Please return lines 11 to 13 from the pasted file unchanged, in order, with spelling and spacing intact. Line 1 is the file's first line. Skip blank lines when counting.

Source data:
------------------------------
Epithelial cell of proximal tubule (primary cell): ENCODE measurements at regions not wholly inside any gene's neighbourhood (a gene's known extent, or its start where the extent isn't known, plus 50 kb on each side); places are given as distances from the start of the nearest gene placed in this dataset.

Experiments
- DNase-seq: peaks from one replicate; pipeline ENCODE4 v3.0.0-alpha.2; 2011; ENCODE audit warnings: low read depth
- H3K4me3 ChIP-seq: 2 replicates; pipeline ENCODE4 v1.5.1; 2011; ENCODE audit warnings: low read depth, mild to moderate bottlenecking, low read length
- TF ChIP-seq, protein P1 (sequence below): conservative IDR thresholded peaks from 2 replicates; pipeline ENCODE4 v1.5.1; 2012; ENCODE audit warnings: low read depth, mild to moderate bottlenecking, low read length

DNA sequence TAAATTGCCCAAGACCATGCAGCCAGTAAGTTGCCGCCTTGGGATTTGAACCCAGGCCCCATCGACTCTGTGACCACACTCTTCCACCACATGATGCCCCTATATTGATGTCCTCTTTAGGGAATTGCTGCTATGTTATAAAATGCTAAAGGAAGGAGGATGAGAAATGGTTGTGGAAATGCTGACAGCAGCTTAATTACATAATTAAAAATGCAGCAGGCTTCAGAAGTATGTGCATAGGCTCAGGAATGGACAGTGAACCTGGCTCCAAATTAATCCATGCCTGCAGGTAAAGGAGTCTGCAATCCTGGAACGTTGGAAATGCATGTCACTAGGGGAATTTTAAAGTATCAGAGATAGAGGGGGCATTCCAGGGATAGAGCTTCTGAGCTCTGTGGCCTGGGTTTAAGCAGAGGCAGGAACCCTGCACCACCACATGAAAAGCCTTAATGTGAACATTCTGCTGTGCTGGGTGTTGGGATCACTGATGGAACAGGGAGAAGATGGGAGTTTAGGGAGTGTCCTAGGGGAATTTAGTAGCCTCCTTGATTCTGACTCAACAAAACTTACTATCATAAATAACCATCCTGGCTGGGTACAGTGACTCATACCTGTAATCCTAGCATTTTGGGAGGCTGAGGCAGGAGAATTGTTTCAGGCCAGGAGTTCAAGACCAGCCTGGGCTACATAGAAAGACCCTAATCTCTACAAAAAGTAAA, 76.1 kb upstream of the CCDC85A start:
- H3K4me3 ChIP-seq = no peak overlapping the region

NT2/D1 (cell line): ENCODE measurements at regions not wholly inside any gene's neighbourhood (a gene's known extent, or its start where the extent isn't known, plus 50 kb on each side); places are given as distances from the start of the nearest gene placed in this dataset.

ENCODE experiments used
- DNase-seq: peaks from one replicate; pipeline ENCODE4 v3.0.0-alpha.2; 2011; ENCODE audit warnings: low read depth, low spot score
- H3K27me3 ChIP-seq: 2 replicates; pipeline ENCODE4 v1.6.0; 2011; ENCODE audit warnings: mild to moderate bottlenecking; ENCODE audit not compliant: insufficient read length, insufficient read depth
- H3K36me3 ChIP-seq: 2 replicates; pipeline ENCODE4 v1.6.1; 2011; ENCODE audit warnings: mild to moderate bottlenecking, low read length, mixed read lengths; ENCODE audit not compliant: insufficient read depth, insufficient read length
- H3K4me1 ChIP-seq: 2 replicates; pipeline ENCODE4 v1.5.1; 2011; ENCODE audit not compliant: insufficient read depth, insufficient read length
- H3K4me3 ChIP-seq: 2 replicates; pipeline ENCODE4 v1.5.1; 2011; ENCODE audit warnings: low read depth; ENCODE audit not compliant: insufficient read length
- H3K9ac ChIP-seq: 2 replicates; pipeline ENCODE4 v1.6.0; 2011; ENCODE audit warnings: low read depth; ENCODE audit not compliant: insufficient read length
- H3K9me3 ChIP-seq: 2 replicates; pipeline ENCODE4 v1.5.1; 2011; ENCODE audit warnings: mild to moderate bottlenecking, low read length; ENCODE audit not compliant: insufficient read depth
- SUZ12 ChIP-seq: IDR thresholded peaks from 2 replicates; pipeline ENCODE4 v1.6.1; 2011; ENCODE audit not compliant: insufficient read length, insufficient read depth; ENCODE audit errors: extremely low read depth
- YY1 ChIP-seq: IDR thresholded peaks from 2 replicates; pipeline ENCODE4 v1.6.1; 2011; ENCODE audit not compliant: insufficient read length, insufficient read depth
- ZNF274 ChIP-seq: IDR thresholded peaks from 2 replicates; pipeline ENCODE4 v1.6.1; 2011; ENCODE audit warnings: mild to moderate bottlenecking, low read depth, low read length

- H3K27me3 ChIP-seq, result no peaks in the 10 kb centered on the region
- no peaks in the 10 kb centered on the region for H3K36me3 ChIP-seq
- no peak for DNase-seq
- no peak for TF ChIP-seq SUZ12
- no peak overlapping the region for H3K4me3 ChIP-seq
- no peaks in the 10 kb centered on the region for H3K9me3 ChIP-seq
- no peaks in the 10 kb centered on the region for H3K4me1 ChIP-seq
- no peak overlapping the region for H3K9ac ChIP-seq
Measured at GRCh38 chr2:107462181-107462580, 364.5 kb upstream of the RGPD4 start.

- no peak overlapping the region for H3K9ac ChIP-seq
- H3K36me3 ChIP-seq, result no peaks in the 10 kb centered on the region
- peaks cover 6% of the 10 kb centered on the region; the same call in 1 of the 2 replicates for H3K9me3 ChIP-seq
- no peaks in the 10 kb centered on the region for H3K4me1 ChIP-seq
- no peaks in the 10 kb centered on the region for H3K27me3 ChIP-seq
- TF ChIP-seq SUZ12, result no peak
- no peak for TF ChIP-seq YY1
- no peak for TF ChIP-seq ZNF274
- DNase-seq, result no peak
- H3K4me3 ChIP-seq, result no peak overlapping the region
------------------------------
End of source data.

- H3K27me3 ChIP-seq: 2 replicates; pipeline ENCODE4 v1.6.0; 2011; ENCODE audit warnings: mild to moderate bottlenecking; ENCODE audit not compliant: insufficient read length, insufficient read depth
- H3K36me3 ChIP-seq: 2 replicates; pipeline ENCODE4 v1.6.1; 2011; ENCODE audit warnings: mild to moderate bottlenecking, low read length, mixed read lengths; ENCODE audit not compliant: insufficient read depth, insufficient read length
- H3K4me1 ChIP-seq: 2 replicates; pipeline ENCODE4 v1.5.1; 2011; ENCODE audit not compliant: insufficient read depth, insufficient read length